The only paid freelance job I had in Moscow was an article for the U.S. Chamber of Commerce. I forget what the pay was, but whatever it was, I know it disappeared at Ismailovo the next weekend. However, I did continue to publish stories in newsletters for both the American Women’s Organization and the International Women’s Club.

When we returned to Washington D.C. In 2002, I felt a sense of loss that was completely unfamiliar. I had never lived overseas before, and probably would not get a chance to do so again, but the experience in Russia had been life altering. I couldn’t get Russia out of my head. The decompression took a lot longer than I imagined. It was nice to drive a car again, great to have my independence back, wonderful to be able to speak to and understand everyone again, but there were so many other things I missed. I was having such a difficult time adjusting that a friend suggested that I write a book about my time in Russia. Before long, I had four chapters written just from memories of our arrival in 1998.

The project was shelved when life intruded once again. The very fact that we had to live somewhere, eat something, wear clean clothes, drive and refuel cars, contact relatives, visit sick friends and correspond with bill and tax collectors, bank depositors and middle management of every bureaucracy known to man, took more time and attention than it should have.

By 2008 I had lost both my parents and Dave was getting tired of his 56 mile round trip commute downtown from the house we found in Centreville. Inflation had moved in since we left Washington and we couldn’t even afford to buy our old house again. An opportunity came up to take back his old position in Austin as Bureau Chief for the newspaper. It was a different paper from the one he had worked for before, but the job was the same. We jumped at the chance to get back to Austin and out of Washington’s obsessive Type A behavior and moved in before Christmas.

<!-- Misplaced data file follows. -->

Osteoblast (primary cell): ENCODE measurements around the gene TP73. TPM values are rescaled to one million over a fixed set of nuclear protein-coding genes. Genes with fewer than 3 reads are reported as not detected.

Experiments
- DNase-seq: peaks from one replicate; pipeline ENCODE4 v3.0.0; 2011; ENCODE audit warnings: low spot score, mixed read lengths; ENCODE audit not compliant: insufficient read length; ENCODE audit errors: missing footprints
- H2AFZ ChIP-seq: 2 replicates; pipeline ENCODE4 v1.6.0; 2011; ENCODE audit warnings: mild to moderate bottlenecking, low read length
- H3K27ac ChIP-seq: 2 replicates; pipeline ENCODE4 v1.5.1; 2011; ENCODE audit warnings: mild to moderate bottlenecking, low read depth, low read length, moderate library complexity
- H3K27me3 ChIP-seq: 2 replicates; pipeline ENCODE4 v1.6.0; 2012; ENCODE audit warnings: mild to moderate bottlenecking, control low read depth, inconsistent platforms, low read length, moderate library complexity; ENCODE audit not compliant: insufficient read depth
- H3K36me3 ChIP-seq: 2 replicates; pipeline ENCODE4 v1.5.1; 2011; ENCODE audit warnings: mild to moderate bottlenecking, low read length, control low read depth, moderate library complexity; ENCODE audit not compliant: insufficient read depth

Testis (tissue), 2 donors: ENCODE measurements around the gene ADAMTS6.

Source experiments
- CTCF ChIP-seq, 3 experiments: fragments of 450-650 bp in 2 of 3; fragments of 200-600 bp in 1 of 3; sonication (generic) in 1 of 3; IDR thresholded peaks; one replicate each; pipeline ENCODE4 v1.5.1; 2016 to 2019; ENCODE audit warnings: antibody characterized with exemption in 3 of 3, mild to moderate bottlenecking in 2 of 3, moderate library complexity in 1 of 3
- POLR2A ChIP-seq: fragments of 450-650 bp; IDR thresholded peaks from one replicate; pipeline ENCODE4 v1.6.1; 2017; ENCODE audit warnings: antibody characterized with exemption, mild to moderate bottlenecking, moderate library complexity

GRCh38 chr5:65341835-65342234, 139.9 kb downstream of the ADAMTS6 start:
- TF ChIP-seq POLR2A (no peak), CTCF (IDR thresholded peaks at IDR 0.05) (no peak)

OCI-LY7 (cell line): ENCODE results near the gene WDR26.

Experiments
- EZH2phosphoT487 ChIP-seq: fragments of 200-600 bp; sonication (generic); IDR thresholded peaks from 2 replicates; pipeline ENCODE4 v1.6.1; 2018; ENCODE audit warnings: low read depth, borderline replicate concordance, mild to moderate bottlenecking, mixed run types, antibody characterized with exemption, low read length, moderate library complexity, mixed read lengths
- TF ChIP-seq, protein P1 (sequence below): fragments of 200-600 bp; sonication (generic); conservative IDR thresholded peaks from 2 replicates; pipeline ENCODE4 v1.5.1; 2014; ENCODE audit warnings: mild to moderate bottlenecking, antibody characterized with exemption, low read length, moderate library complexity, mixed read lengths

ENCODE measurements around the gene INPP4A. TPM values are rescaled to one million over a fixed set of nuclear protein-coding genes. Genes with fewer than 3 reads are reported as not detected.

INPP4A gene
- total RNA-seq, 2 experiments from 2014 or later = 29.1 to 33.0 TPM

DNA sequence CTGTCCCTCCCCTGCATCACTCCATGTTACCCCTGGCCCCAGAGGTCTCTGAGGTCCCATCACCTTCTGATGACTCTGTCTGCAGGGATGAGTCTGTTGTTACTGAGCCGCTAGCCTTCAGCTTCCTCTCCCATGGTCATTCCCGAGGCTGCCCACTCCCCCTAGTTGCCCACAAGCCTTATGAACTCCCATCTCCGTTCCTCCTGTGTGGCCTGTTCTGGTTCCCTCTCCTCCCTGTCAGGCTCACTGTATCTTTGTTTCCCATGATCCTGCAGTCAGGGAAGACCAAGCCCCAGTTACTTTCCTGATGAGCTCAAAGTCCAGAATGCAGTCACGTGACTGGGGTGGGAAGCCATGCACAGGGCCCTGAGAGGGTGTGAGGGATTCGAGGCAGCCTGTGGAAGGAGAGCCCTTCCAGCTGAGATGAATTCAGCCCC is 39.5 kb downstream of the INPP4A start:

While recuperating from back surgery, I needed something different to do than reading and watching the infernal television, so I joined Ancestry.com online and researched my genealogy. I found a patriot who supplied guns from his foundry in Fredericksburg, Virginia, to the Revolutionary War soldiers, making me eligible to join that venerable institution, the Daughters of the American Revolution. Had you told me in my youth I’d be joining that group someday, I would have argued with you to the grave. But I love history, believe in historic preservation, and knew of no international groups to join in the middle of Central Texas.

Within a year as a member of one of the state’s founding chapter’s (1899), I had started their first newsletter. I never know when to stop. I’m now knee-deep in writing about DAR projects, historical preservation, the wonderful old home we meet in, and some of the 300 members of my chapter. I started something they all love and, of course, want more of, so I dug my own hole and am stuck in it.